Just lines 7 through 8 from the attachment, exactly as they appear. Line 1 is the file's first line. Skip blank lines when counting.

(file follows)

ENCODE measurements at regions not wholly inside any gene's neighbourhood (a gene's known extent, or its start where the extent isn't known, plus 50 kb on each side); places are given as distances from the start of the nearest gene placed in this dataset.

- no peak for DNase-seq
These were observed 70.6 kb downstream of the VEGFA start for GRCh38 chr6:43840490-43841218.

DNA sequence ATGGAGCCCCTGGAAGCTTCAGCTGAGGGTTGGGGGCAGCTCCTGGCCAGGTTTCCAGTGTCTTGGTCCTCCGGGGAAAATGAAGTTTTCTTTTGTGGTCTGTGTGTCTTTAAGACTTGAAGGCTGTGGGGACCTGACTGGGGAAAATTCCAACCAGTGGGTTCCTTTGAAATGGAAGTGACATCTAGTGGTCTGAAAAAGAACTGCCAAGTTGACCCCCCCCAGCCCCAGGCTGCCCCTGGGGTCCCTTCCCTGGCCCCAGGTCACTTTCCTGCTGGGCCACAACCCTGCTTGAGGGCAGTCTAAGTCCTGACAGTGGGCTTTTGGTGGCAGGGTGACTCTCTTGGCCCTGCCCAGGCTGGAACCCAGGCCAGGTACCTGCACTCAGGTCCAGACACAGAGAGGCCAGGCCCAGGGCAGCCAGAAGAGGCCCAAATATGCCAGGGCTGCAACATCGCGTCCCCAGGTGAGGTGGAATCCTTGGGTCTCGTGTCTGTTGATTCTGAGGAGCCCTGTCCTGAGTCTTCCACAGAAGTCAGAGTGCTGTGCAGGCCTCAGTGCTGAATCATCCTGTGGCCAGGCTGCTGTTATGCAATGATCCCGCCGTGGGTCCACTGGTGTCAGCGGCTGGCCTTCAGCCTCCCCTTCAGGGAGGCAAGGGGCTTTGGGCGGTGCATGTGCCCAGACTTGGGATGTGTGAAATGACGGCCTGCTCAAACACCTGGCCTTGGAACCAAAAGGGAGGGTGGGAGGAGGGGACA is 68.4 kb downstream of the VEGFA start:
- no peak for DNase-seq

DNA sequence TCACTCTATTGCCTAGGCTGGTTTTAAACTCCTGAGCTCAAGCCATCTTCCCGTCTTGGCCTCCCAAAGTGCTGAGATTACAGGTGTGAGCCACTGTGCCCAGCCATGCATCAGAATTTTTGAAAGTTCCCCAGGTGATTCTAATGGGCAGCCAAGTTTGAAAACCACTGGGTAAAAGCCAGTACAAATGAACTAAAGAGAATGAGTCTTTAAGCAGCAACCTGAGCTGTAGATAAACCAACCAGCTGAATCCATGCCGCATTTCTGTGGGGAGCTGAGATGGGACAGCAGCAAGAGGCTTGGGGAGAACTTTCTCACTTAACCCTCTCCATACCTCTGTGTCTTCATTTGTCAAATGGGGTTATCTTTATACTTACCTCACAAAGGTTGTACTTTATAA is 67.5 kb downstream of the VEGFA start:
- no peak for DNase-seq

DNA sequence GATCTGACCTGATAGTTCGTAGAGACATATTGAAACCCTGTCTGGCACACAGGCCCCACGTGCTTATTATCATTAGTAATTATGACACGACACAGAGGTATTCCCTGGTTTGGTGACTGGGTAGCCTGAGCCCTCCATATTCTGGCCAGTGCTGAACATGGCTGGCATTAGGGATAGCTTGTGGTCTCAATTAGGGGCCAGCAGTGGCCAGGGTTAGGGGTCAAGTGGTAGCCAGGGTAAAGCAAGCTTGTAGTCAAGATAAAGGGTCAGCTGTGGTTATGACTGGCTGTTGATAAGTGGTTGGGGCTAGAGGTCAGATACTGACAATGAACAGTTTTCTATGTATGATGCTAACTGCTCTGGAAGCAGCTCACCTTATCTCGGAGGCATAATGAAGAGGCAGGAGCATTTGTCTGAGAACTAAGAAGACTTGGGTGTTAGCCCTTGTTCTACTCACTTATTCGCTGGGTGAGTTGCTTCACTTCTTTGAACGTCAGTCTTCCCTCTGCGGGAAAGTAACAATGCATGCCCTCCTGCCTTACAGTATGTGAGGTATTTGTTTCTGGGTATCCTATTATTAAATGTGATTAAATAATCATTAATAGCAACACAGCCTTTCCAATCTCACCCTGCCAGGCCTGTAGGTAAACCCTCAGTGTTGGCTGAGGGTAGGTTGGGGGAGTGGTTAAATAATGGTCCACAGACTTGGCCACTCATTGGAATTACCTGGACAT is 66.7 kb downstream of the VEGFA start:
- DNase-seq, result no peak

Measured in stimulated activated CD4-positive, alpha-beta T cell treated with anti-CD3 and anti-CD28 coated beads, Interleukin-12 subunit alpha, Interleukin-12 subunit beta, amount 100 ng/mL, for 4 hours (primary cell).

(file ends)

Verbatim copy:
- no peak for DNase-seq

DNA sequence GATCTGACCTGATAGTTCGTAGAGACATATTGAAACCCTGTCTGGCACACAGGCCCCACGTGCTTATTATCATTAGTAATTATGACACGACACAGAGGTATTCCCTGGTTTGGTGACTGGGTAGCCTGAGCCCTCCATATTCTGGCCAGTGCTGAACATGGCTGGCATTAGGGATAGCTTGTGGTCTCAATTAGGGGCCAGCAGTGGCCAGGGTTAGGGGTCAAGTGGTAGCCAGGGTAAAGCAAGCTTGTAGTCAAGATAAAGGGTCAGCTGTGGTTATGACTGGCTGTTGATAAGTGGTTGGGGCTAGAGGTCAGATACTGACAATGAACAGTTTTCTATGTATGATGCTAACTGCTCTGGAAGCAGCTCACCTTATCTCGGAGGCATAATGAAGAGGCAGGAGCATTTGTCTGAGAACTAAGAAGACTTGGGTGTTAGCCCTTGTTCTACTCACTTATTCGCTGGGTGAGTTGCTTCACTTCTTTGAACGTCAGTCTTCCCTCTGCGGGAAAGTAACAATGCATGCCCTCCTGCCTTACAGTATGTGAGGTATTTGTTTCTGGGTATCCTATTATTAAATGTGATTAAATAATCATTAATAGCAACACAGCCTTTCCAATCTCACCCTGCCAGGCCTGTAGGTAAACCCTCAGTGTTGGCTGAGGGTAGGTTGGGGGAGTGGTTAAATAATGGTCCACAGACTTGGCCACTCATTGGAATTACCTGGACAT is 66.7 kb downstream of the VEGFA start: